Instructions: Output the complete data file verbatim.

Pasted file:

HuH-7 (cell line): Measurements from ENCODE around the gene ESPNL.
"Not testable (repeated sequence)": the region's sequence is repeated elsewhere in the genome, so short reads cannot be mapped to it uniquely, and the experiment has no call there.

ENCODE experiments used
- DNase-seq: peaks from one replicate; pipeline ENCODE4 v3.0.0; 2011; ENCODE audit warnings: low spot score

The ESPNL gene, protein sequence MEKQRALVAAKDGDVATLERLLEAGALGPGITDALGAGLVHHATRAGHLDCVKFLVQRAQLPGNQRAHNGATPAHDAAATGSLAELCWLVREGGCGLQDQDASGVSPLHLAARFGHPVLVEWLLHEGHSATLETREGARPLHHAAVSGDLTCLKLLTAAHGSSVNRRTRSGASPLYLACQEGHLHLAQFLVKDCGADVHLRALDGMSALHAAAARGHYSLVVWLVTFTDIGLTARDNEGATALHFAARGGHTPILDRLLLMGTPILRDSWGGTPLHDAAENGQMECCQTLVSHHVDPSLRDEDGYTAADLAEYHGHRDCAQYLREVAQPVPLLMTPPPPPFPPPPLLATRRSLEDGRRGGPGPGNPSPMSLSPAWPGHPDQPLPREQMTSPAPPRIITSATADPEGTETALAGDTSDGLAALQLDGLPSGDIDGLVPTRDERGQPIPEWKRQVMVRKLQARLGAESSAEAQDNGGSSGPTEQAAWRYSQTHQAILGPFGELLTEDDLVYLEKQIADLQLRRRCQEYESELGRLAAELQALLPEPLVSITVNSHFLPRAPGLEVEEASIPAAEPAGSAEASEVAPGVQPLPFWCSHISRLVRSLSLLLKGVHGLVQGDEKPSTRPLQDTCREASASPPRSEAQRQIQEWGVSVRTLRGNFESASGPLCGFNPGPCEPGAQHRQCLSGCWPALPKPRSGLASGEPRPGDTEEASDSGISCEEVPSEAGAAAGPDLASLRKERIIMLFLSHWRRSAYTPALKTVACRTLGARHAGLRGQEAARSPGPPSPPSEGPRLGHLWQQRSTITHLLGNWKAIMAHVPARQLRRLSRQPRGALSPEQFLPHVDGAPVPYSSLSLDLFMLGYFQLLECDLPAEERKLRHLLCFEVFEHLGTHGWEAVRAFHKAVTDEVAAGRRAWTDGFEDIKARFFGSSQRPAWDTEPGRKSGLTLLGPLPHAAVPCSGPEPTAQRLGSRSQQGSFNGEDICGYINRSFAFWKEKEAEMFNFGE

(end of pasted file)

HuH-7 (cell line): Measurements from ENCODE around the gene ESPNL.
"Not testable (repeated sequence)": the region's sequence is repeated elsewhere in the genome, so short reads cannot be mapped to it uniquely, and the experiment has no call there.

ENCODE experiments used
- DNase-seq: peaks from one replicate; pipeline ENCODE4 v3.0.0; 2011; ENCODE audit warnings: low spot score

The ESPNL gene, protein sequence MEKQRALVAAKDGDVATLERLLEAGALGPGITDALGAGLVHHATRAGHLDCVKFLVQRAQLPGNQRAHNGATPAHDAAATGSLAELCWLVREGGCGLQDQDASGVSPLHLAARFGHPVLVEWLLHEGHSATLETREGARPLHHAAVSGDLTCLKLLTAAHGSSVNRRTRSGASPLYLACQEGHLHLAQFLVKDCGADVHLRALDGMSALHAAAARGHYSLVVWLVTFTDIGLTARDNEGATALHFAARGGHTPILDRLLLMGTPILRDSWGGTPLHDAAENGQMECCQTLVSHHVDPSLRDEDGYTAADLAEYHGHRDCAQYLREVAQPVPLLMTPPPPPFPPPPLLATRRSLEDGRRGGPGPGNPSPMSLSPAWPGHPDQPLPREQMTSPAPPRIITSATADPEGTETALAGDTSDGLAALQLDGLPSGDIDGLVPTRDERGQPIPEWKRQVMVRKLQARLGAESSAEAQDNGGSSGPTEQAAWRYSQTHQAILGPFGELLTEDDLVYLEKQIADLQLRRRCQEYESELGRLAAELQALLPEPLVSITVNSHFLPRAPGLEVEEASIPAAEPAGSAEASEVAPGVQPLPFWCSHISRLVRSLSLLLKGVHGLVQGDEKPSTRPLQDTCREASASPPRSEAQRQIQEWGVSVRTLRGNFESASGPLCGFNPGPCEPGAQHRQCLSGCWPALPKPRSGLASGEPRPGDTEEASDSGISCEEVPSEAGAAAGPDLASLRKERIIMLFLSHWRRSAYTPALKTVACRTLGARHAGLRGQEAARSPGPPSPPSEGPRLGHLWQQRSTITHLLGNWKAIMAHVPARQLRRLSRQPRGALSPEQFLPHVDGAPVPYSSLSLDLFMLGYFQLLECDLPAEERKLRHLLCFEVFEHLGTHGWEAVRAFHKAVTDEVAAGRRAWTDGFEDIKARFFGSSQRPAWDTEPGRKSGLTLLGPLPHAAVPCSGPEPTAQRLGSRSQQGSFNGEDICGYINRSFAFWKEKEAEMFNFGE